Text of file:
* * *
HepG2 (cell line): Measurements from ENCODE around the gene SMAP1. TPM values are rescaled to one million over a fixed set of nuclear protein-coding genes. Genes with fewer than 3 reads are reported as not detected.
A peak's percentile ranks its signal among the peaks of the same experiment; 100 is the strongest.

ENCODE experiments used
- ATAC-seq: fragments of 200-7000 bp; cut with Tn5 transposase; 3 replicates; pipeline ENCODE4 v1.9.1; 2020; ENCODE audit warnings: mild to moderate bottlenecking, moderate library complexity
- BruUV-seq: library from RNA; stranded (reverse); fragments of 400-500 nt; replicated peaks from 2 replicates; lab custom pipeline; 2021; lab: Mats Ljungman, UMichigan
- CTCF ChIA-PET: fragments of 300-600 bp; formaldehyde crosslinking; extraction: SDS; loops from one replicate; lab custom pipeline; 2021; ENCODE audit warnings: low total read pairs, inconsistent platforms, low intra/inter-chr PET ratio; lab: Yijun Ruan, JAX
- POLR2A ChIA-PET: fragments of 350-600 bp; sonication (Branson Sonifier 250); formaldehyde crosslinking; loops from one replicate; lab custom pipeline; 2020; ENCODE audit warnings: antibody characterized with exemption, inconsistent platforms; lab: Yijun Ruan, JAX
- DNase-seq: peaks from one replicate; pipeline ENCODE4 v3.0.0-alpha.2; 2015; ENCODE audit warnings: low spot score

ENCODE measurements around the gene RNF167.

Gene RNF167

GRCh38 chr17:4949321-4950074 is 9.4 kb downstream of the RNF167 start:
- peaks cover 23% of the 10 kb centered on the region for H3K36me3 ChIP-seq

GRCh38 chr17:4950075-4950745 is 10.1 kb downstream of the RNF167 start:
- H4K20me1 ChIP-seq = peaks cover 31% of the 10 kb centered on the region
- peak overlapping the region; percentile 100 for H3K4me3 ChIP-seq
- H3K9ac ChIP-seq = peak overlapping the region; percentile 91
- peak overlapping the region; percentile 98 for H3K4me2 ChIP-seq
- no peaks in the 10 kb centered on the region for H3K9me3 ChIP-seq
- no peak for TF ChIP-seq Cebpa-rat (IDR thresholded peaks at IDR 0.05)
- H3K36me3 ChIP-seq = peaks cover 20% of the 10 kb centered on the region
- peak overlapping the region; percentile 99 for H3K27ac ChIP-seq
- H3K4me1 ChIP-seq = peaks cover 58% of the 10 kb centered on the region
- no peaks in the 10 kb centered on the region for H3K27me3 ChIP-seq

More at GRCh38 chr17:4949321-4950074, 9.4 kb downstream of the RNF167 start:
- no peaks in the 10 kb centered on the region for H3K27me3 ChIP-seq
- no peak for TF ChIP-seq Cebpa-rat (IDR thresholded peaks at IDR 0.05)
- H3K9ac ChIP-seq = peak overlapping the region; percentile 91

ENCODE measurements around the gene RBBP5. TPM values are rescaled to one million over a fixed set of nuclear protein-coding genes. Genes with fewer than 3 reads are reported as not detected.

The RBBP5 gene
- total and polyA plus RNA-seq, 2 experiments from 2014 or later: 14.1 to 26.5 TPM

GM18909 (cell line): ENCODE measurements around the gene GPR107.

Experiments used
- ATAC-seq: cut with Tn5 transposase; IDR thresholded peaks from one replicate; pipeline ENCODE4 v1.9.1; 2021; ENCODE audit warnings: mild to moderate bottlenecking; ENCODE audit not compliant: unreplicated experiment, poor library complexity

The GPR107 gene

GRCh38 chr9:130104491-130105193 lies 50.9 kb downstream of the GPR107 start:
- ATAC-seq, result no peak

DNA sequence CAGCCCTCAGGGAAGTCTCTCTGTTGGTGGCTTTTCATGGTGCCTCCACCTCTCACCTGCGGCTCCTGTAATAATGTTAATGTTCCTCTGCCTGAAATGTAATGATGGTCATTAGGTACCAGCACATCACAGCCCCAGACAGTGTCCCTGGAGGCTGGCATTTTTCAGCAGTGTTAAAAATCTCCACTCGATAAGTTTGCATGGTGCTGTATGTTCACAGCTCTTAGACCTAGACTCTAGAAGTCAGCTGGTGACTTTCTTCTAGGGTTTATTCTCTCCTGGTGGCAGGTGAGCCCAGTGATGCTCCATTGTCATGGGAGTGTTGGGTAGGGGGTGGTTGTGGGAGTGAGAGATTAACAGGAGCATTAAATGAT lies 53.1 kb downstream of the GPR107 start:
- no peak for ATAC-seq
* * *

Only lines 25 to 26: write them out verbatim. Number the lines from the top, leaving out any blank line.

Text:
- no peaks in the 10 kb centered on the region for H3K27me3 ChIP-seq
- no peak for TF ChIP-seq Cebpa-rat (IDR thresholded peaks at IDR 0.05)